37. Meece, J. L., Anderman, E. M., & Anderman, L. H. (2006). Classroom goal structure, student motivation, and academic achievement. Annual Review of Psychology, 57, 487–503. doi:10.1146/annurev.psych.56.091103.070258.

  38. Michou, A., Vansteenkiste, M., Mouratidis, A., & Lens, W. (2014). Enriching the hierarchical model of achievement motivation: Autonomous and controlling reasons underlying achievement goals. British Journal of Educational Psychology, 84, 650–666. doi:10.1111/bjep.12055.

  39. Molden, D. C., & Dweck, C. S. (2006). Finding “meaning” in Psychology: A lay theories approach to self-regulation, social perception, and social development. American Psychologist, 61, 192–203. doi:10.1037/0003-066X.61.3.192.

  40. Muthen, L. K., & Muthen, B. O. (2010). Mplus, user’s guide (6th ed.). Los Angeles, CA: Muthen & Muthen.

  41. Régner, I., Escribe, C., & Dupeyrat, C. (2007). Evidence of social comparison in mastery goals, in natural academic settings. Journal of Educational Psychology, 99, 575–583. doi:10.1037/0022-0663.99.3.575.

  42. Senko, C., Durik, A. M., & Harackiewicz, J. M. (2008). Historical perspectives and new directions in achievement goal theory: Understanding the effects of mastery and performance-approach goals. In J. Y. Shah & W. Gardner (Eds.), Handbook of motivational science (pp. 100–113). New York, NY: Guilford.

  43. Senko, C., & Hulleman, C. S. (2013). The role of goal attainment expectancies in achievement goal pursuit. Journal of Educational Psychology, 105, 504–521. doi:10.1037/a0031136.

  44. Senko, C., Hulleman, C. S., & Harackiewicz, J. M. (2011). Achievement goal theory at the crossroads: Old controversies, current challenges, and new directions. Educational Psychologist, 46, 26–47. doi:10.1037/a0031136.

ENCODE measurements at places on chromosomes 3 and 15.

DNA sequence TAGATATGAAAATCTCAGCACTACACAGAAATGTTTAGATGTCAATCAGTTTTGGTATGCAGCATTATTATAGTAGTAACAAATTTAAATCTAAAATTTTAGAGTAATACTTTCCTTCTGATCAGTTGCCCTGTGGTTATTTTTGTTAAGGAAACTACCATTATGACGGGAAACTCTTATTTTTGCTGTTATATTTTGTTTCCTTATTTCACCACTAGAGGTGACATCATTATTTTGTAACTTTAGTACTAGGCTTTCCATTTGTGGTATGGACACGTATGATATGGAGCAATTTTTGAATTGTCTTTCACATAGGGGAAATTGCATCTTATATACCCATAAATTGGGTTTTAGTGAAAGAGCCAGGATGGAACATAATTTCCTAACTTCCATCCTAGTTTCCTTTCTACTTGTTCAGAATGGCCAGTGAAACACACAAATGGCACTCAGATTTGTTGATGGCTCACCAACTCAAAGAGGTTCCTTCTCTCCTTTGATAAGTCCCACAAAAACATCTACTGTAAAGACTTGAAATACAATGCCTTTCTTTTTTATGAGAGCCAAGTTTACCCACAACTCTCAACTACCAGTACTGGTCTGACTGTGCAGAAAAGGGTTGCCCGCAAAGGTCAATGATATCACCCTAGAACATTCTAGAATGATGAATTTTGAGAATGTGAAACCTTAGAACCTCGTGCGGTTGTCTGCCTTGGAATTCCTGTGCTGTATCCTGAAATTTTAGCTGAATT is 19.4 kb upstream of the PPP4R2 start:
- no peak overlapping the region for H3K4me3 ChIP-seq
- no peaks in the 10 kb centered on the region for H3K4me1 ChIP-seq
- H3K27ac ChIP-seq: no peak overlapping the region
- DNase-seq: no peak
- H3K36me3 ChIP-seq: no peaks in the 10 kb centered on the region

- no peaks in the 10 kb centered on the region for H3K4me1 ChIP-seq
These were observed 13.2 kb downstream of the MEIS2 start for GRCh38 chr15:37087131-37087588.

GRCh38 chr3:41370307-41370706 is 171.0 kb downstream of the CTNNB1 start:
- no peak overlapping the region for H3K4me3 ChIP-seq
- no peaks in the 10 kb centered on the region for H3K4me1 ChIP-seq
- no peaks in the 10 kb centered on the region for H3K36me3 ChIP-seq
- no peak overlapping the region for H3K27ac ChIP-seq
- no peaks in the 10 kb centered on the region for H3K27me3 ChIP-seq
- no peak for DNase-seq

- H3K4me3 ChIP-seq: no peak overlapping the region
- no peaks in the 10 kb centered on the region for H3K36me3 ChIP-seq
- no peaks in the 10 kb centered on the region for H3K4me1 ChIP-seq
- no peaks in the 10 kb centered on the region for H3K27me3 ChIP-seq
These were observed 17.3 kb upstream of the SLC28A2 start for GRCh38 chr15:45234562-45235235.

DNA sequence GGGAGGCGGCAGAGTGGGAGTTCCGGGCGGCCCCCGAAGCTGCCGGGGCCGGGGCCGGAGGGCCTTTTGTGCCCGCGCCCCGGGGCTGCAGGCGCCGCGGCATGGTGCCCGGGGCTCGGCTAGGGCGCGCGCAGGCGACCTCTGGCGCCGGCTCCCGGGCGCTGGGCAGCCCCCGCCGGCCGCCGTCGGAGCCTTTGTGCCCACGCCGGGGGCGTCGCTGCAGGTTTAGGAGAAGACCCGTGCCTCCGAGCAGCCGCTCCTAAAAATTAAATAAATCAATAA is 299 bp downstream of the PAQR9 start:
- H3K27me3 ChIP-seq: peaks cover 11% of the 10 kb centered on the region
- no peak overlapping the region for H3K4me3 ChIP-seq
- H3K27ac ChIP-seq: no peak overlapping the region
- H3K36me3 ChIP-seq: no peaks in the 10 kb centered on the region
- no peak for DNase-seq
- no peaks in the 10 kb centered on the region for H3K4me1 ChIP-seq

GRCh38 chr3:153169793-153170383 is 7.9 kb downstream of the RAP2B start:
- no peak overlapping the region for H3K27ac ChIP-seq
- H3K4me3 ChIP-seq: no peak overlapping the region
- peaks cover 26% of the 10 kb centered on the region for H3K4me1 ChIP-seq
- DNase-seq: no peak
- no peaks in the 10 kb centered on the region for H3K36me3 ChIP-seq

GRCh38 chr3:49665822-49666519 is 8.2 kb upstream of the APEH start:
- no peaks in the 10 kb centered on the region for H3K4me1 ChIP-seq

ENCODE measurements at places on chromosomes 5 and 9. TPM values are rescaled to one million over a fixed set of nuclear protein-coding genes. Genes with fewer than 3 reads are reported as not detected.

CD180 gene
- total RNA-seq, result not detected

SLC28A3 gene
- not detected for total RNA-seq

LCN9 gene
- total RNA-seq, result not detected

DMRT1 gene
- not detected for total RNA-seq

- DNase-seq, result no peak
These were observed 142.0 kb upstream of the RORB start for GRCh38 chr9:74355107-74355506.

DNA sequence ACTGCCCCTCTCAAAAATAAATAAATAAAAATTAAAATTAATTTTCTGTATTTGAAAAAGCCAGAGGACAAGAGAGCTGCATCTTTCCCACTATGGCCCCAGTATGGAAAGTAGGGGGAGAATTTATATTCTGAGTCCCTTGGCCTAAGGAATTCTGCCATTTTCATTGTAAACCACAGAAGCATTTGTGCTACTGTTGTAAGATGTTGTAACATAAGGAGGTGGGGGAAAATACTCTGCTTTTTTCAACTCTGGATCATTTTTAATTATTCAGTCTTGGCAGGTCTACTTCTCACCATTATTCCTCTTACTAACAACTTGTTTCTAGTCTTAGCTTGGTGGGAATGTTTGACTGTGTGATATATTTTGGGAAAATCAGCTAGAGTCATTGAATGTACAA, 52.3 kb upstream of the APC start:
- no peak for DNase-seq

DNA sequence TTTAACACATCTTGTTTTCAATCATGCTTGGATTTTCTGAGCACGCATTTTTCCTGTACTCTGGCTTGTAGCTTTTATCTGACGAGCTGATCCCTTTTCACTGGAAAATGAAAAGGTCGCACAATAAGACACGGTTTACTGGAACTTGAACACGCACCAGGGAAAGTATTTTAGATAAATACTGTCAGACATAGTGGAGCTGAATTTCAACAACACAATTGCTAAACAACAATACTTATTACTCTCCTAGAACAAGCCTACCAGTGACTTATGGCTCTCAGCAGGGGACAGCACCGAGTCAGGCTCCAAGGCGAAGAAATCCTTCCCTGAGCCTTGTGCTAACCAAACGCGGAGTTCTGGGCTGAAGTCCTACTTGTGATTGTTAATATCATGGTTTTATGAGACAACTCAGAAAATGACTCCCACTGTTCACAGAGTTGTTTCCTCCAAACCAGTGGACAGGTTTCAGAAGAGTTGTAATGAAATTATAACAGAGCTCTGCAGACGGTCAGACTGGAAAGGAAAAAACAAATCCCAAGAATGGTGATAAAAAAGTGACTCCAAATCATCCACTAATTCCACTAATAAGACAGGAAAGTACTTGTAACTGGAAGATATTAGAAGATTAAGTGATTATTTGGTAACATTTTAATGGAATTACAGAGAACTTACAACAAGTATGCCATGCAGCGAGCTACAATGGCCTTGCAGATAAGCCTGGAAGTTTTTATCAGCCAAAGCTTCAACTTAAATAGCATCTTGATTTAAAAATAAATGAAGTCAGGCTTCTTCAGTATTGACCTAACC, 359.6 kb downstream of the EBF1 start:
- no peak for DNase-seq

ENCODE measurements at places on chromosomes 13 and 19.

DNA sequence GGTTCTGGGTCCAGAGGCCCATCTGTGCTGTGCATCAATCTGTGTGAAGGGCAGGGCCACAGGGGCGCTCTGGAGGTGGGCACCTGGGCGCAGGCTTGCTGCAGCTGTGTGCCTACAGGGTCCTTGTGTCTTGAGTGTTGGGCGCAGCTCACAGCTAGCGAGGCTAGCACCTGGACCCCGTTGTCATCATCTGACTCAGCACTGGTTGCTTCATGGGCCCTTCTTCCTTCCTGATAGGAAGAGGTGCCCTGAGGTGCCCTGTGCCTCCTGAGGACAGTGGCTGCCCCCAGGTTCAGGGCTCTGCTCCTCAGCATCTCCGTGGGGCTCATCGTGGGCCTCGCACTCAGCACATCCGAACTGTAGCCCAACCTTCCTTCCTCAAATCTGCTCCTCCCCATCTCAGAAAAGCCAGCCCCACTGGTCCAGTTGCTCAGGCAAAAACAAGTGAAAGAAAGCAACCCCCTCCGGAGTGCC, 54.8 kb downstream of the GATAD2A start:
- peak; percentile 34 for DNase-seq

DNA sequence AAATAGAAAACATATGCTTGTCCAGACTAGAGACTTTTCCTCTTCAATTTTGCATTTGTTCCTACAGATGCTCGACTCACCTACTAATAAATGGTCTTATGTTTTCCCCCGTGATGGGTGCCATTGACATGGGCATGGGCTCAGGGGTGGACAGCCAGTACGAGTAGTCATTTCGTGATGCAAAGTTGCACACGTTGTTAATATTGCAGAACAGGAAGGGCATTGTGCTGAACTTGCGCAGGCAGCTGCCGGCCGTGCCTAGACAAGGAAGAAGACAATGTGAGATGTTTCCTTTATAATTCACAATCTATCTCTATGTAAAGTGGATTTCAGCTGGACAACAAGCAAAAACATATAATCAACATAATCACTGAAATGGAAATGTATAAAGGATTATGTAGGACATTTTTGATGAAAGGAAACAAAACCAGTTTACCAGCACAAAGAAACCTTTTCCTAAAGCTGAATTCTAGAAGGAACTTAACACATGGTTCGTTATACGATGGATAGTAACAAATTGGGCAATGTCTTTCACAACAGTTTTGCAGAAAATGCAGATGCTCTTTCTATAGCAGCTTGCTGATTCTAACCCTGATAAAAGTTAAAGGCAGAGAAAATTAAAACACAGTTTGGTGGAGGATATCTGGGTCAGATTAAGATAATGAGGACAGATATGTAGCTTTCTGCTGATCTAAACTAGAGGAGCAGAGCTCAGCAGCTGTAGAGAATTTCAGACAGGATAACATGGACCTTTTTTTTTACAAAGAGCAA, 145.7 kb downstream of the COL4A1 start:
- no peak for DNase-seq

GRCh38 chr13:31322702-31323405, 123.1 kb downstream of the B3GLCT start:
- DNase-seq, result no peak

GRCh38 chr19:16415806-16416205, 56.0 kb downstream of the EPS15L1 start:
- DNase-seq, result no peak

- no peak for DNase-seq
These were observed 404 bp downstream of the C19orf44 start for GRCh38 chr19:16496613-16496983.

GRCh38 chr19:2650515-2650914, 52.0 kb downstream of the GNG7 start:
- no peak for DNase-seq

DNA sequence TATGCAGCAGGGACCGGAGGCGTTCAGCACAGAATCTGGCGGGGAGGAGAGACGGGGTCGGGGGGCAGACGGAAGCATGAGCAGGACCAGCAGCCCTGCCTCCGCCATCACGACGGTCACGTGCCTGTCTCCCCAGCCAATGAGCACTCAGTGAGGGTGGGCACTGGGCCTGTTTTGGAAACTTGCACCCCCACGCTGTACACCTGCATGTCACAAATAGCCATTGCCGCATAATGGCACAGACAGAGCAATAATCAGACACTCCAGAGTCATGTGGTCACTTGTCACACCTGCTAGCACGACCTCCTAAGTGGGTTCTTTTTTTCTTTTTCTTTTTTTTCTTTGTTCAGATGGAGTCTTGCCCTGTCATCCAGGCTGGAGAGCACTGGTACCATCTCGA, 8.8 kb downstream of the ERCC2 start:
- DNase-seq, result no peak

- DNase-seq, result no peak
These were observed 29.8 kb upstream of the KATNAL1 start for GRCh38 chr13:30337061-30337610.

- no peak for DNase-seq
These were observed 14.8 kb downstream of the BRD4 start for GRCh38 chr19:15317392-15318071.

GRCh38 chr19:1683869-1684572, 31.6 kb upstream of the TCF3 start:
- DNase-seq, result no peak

45. Spence, J., & Helmreich, R. L. (1983). Achievement-related motives and behaviors. In J. Spence (Ed.), Achievement and achievement motives: Psychological and sociological approaches (pp. 7–74). New York, NY: Freeman.

  46. Steiger, J. H. (1990). Structural model evaluation and modification: An interval estimation approach. Multivariate Behavioral Research, 25, 173–180. doi:10.1207/s15327906mbr2502_4.

  47. Thrash, T. M., & Elliot, A. J. (2001). Delimiting and integrating the goal and motive constructs in achievement motivation. In A. Efklides, J. Huhl, & R. Sorrentino (Eds.), Trends and prospects in motivation research (pp. 3–21). Amsterdam: Kluwer Academic.

  48. Tucker, L. R., & Lewis, C. (1973). A reliability coefficient for maximum likelihood factor analysis. Psychometrika, 38, 1–10. doi:10.1007/BF02291170.

  49. Van Yperen, N. W., & Leander, N. P. (2014). The overpowering effect of social comparison information: On the misalignment between mastery-based goals and self-evaluation criteria. Personality and Social Psychology Bulletin, 40, 676–688. doi:10.1177/0146167214523475.

  50. Vansteenkiste, M., Lens, W., Elliot, A. J., Soenens, B., & Mouratidis, A. (2014). Moving the achievement goal approach forward: Toward a systematic examination of the autonomous and controlled reasons underlying achievement goals. Educational Psychologist, 49, 153–174. doi:10.1080/00461520.2014.928598.

  51. Vansteenkiste, M., Mouratidis, A., & Lens, W. (2010). Detaching reasons from aims: Fair play and well-being in soccer as a function of pursuing performance-approach goals for autonomous or controlling reasons. Journal of Sport and Exercise Psychology, 32, 217–242.

  52. Wigfield, A., & Eccles, J. S. (2000). Expectancy-value theory of motivation. Contemporary Educational Psychology, 25, 68–81. doi:10.1006/ceps.1999.1015.

  53. Wigfield, A., Tonks, S., & Klauda, S. L. (2009). Expectancy-value theory. In K. A. Wentzel & A. Wigfield (Eds.), Handbook of motivation at school (pp. 55–75). New York, NY: Routledge.

Download references

Acknowledgments

This research was supported in part by Victoria University of Wellington Faculty Research Grant Number 113976. The first author is grateful for the important help that Kevin Grimm and Keith Widaman provided with clarifying some ideas in earlier stages of the research.

Author information

Correspondence to Flaviu A. Hodis.

Rights and permissions

Reprints and Permissions

About this article

Verify currency and authenticity via CrossMark

Cite this article

Hodis, F.A., Tait, C., Hodis, G.M. et al. Analyzing student motivation at the confluence of achievement goals and their underlying reasons: an investigation of goal complexes. Soc Psychol Educ 19, 643–660 (2016). https://doi.org/10.1007/s11218-016-9351-0

Download citation

Keywords

  • Motivation
  • Achievement goals
  • Reasons
  • Goal complexes